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Social Issues

Five reasons why drilling for gas in the UK is a good idea

Joel Chacon challenges received wisdom and argues that a compromise is needed to build a truly sustainable future.

Only a few months ago, hydrocarbon production was being demonised as the source of all our climate change evils. Then came the invasion of Ukraine by Russia, and everything quickly changed.

In my previous article for Adamah I claimed that Gas is Green; now I hope to convince the reader that developing new gas sources in the UK mainland (for example, shale gas) or offshore in the North Sea is what we need to be doing with multiple benefits at many levels, including the reduction of greenhouse gas emissions.

Don’t believe me? Read on…

1. Energy independence

The world is heading for a massive energy shortage. Countries will want to hold on to their own energy sources before authorising exports, especially in this climate of armed conflict in the heart of Europe where the aggressor happens to be the leading gas exporter in the world.


The North Sea still contains vast amounts of untapped oil and gas reserves.


According to the UK’s Oil and Gas Authority, the current gas reserves would sustain production until 2030, but this only covers reserves associated to existing infrastructure. If the current high energy prices are sustained (and predictions point to this and even higher prices), surely the British government can authorise and even encourage the development of fresh reserves contributing to the energy independence of the UK and, in a wider context, of the West?

With the proper safeguards, the development of UK mainland shale oil and gas reserves also needs to be considered. In the grand scheme of things, the risks associated with fracking, which can be properly mitigated, are small when compared with the consequences of depending on energy supplies from hostile foreign countries.

It has been argued that oil and gas are traded on a global scale and prices are set by global supply and demand, but this argument is not about reducing the price of energy, but about availability and reducing our (the West’s) dependence on energy sources deriving from countries led by tyrants willing to use our energy dependence as leverage to further their objectives.


2. Gas is cleaner than carbon and oil

As the demand for energy exceeds the available supply – predicted to happen in the next decade – satisfying this demand with natural gas would achieve up to 50 per cent  less CO2 emissions than burning coal. This goal is not entirely achievable but illustrates the level of CO2 reductions that can be obtained by the use of natural gas.

This doesn’t mean we stop developing renewable energy sources, but the fraction of the world’s renewable energy sources is still very small, and its growth is slow and also results in an intermittent energy supply.


Gas-fired electric plants are the best and cleanest way to pivot between renewable energy sources.


3. Local gas is greener than imported gas

This reason has been heard spelled out by UK government ministers and it really is self-evident: the green lobby has always argued for shopping local and local sourcing of food and other commodities – and such behavioural shifts certainly can be helpful. But the same argument applies to gas: the closer to home it is produced, the smaller the carbon footprint made in getting it to consumers.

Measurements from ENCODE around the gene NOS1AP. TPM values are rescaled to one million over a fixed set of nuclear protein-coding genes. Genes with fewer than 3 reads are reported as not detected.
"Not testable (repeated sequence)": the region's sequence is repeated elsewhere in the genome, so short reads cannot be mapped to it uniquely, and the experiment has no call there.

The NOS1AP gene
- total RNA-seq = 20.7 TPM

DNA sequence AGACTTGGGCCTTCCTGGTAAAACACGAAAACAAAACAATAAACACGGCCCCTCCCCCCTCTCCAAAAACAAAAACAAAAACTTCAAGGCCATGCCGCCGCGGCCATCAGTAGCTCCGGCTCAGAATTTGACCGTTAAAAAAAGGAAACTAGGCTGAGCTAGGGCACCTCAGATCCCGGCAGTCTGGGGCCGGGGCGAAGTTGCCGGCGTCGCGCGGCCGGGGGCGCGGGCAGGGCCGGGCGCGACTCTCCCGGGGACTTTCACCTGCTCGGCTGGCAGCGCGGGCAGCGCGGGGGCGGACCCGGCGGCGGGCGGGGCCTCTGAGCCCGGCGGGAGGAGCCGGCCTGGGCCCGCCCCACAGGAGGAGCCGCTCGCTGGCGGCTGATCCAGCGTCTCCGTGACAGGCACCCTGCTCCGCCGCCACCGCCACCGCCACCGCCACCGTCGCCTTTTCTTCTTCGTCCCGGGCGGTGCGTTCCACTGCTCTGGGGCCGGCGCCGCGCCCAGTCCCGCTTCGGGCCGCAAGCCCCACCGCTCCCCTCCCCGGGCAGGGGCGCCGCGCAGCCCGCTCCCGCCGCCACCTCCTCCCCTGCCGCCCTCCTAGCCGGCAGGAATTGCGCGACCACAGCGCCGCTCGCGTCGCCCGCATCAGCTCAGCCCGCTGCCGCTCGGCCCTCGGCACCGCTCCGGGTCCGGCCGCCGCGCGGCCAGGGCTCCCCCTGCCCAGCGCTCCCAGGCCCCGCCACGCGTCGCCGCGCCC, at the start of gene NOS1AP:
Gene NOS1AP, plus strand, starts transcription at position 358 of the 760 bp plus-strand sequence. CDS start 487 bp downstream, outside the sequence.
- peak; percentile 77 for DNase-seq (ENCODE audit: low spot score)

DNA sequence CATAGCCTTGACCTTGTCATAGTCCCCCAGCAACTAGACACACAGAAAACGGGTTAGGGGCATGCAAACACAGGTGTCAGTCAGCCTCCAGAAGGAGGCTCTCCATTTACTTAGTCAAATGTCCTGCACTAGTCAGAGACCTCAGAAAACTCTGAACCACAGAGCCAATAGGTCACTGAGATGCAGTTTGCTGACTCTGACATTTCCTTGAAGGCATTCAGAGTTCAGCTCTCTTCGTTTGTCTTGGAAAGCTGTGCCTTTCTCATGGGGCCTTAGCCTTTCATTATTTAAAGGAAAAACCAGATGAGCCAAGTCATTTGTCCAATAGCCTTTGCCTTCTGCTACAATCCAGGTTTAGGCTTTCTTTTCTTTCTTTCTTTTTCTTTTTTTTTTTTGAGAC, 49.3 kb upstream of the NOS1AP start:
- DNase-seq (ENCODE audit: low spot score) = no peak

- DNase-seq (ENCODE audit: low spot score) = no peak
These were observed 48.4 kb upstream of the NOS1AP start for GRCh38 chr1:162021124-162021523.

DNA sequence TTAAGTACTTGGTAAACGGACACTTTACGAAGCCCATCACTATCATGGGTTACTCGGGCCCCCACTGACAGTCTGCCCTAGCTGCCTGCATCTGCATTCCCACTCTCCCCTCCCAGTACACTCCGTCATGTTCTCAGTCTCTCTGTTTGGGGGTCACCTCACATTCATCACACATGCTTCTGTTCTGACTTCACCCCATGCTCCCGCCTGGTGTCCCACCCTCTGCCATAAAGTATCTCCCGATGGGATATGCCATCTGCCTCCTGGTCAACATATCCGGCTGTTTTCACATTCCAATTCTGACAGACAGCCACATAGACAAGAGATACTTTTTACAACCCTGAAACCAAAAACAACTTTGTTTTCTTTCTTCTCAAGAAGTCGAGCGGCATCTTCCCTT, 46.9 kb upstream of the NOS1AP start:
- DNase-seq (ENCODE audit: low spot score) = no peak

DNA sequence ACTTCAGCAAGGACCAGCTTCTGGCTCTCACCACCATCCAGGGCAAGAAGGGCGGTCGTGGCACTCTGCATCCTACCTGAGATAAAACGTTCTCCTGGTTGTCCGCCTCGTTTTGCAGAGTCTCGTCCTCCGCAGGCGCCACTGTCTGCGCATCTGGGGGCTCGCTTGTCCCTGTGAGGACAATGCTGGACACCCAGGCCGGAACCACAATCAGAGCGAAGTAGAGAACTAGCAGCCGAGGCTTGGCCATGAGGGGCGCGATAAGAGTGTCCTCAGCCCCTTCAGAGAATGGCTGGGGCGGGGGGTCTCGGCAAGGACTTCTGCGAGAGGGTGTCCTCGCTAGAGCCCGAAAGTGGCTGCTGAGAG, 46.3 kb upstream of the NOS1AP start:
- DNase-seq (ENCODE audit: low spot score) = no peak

4. New gas facilities are less carbon intensive than old

It may seem strange, but the truth is that divesting older oil and gas facilities does not reduce the carbon footprint of such facilities. It just means that the carbon footprint passes from the big oil company that divested the asset to the small or medium independent oil and gas company which has taken on their operation. While both happily greenwash their media messaging, the world is no better off.

What we must recognise isthat the demand for oil and gas will not go away, and therefore acknowledge the need to build new facilities, ones which use modern and efficient electric motor drives instead of gas turbines, which are powered from onshore clean energy sources, are unmanned or minimally manned, and are overall more efficient and have a significantly lower carbon footprint. These facilities will eventually displace the old, driving the economics to their shutdown and decommission.


5. Create jobs

Developing new fields and building new infrastructure will create new direct and indirect jobs which will help reduce unemployment and the impact of the high inflationary environment on many families who need the guarantee of secure and well-paid employment to survive. Convinced? If not, I would love to hear your arguments!


If you disagree with this article, we would love to hear from you. We would welcome an article presenting an alternative position, as long as – in true Adamah-style – it is calm and well-documented and engages respectfully with the views outlined in this article.

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Born in Maracaibo, Venezuela, Joel is an Electrical Engineer with more than 30 years experience in the Oil & Gas industry, in the areas of automation and digitalisation. After more than 10 years as an independent consultant, Joel is now the Chief Commercial Officer of boutique Digitalisation solution provider Eigen Ltd, based in Leatherhead, Surrey. Joel holds a MSc in Electrical Engineering – Systems from the University of Southern California and most recently an MSc in Advanced Security and Digital Forensics from Edinburgh Napier University.

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